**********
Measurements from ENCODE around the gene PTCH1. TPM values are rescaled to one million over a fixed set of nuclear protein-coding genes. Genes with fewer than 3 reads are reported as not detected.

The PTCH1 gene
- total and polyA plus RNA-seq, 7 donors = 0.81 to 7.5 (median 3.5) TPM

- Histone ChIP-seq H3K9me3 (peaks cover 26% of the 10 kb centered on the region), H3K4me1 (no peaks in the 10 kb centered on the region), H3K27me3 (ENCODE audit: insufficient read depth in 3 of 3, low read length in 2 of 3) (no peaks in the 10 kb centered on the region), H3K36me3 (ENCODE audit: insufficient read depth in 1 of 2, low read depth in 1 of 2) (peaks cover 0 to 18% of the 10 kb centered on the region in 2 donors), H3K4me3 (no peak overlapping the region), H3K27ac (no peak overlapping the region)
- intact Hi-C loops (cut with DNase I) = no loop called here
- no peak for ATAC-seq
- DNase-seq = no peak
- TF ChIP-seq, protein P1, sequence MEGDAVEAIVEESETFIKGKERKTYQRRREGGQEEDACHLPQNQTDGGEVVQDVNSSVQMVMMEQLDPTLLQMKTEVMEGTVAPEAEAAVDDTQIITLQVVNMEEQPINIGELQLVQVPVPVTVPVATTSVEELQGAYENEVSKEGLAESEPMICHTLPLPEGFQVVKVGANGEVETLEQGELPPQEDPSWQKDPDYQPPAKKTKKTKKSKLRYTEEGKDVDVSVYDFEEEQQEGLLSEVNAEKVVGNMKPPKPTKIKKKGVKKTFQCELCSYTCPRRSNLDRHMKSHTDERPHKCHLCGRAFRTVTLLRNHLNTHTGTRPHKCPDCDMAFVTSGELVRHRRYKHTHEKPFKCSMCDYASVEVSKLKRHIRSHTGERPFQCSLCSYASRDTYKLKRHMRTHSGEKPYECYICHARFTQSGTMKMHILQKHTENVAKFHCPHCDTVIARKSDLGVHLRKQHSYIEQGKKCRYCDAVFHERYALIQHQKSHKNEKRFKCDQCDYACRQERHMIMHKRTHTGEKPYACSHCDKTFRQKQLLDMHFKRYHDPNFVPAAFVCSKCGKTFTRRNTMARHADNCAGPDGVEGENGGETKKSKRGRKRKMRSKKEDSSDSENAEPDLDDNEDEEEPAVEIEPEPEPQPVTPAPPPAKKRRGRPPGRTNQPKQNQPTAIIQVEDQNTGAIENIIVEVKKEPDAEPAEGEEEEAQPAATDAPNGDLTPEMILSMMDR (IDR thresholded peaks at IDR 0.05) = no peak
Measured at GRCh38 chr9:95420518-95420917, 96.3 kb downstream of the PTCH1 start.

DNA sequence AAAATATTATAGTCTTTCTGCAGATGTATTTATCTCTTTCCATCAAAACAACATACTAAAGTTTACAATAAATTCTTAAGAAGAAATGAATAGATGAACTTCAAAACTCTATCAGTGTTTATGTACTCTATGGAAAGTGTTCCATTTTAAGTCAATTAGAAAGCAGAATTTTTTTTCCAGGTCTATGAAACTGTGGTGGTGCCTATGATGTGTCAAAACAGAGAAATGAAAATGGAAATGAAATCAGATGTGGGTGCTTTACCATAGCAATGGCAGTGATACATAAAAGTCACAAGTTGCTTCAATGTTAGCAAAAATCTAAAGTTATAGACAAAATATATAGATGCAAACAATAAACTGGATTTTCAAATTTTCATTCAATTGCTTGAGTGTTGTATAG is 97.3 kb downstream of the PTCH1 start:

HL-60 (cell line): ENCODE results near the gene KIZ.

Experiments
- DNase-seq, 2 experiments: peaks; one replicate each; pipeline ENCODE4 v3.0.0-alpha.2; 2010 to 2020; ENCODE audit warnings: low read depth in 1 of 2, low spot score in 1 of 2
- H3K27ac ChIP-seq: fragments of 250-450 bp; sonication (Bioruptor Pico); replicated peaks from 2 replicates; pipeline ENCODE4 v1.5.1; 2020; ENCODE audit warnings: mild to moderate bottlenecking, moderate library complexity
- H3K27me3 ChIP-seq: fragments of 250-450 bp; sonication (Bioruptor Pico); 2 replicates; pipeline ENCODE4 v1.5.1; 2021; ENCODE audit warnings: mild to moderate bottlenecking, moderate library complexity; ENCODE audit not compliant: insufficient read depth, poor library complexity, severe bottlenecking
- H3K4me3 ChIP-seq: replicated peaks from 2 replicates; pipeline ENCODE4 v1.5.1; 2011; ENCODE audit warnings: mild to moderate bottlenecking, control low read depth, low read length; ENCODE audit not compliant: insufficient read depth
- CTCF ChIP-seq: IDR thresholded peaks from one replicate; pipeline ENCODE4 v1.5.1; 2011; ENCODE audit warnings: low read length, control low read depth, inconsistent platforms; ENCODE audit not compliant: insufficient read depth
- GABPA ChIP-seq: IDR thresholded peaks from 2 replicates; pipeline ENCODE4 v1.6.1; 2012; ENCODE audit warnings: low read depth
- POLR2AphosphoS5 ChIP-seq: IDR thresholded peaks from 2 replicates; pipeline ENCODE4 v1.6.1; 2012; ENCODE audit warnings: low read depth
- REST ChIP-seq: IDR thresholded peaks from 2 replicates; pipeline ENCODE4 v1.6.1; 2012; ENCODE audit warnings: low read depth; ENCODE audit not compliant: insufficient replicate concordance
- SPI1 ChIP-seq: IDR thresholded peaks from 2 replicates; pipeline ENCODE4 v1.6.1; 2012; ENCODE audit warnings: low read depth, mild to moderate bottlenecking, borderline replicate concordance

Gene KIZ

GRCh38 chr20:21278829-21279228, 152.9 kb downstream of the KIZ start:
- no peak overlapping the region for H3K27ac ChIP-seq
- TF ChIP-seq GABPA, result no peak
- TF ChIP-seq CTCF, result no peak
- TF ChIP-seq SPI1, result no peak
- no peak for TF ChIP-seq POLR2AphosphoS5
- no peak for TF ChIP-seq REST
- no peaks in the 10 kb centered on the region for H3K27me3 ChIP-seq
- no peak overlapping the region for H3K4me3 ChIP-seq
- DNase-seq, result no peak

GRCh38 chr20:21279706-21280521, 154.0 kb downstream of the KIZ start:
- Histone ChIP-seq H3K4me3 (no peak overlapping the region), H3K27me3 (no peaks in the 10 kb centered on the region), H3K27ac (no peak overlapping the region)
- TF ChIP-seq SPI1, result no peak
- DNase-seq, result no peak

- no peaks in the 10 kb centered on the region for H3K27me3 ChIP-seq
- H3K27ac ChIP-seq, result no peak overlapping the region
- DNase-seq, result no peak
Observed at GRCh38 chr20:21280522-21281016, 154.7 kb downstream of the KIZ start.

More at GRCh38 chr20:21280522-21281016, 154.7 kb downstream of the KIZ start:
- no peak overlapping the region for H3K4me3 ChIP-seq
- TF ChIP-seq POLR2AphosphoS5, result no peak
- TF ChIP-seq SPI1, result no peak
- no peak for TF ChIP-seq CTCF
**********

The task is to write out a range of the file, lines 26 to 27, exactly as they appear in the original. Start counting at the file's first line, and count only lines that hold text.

- TF ChIP-seq CTCF, result no peak
- TF ChIP-seq SPI1, result no peak